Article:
Crossing the Equator

After leaving Panama and continuing south toward Ecuador, I crossed the equator for the first time ever. I knew this moment was coming, of course, but I didn’t think to pay attention to when it would happen, so I was pleased when the cruise director announced that there would be an “equator crossing ceremony” for first timers like me at 3pm.

When I made my way to the lounge, I ran into some ship friends and was disappointed to learn that we had already crossed the equator a couple hours earlier, so I had completely missed the moment. Ah well. Luckily, my friend had taken a screenshot of the moment on Google Maps which he kindly shared with me.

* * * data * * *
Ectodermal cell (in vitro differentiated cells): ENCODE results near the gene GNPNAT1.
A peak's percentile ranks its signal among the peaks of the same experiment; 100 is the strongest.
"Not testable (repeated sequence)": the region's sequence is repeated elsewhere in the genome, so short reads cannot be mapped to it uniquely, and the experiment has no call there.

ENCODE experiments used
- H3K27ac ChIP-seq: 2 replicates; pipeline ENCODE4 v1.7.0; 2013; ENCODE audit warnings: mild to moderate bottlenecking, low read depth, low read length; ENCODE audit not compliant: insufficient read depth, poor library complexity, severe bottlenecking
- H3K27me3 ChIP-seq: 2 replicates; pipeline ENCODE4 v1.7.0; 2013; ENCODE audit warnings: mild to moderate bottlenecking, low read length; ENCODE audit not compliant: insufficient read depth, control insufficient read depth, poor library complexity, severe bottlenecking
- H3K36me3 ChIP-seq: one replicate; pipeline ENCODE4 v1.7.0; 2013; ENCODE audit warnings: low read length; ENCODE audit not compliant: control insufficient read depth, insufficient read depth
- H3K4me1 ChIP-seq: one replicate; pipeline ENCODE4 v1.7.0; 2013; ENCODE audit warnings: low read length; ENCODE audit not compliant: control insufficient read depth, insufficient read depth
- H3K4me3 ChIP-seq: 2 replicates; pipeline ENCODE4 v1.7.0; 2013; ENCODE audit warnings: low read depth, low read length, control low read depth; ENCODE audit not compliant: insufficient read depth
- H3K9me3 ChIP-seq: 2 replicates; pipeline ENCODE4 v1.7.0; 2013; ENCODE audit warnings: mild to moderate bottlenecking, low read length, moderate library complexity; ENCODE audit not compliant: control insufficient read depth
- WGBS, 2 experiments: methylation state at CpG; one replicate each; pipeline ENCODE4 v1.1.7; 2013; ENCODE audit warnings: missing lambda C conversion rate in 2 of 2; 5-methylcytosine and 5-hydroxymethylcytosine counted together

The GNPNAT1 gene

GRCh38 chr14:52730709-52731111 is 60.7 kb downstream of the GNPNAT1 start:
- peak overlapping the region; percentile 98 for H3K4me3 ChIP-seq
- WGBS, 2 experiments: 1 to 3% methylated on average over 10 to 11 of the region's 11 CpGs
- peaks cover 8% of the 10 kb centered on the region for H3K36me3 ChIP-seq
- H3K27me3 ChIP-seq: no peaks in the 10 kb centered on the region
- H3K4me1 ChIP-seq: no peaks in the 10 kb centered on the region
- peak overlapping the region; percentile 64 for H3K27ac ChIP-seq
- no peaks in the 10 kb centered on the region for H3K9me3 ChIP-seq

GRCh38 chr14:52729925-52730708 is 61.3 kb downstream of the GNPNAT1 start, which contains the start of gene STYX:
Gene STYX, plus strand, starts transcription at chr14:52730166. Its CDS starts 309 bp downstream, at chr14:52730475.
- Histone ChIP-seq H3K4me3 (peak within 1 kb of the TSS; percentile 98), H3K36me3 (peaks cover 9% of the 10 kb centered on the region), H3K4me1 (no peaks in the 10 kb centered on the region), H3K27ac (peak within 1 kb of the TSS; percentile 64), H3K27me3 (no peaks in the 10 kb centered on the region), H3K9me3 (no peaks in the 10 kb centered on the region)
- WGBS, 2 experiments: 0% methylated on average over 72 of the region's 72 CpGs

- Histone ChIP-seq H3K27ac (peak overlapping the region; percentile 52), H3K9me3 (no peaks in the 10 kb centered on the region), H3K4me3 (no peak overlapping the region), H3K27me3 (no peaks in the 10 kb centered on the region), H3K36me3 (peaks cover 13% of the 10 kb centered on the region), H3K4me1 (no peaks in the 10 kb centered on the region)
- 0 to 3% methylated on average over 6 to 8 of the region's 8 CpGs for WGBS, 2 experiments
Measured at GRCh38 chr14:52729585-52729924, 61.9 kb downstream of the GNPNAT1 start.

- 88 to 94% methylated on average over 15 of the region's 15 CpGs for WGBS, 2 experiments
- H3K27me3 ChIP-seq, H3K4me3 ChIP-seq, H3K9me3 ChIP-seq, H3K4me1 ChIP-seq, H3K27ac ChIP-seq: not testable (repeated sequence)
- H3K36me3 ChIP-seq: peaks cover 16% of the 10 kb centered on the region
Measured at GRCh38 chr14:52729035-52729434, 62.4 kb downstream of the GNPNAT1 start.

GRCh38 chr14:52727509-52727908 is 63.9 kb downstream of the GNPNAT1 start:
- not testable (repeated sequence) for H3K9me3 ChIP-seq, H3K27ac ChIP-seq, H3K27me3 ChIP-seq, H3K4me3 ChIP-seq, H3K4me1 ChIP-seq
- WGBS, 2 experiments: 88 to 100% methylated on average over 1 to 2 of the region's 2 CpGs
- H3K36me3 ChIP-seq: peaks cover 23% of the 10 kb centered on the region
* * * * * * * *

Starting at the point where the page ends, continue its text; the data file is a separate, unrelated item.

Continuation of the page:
Crossing the equator

As for the ceremony, it was just bizarre. It’s called the line-crossing ceremony and there’s a big, cheesy story about King Neptune and initiation into some sort of … army? with participants – known as “pollywogs” pre-crossing – required to swear their loyalty by kissing a fish and thus becoming “shellbacks.” I don’t know, there were a lot of people and it was hard to hear – and I did not kiss the fish, so does that mean I haven’t actually crossed the equator? It’s very confusing.

Line crossing ceremony

For my fellow language and trivia lovers, as you know the equator crosses through Ecuador, but did you know that is actually the Spanish word for “equator” as well? And that in French, the country is l’Équateur and the line is l’équateur? It’s only in English that the connection is a bit less obvious.

Topics: Ecuador, French language, Spanish language

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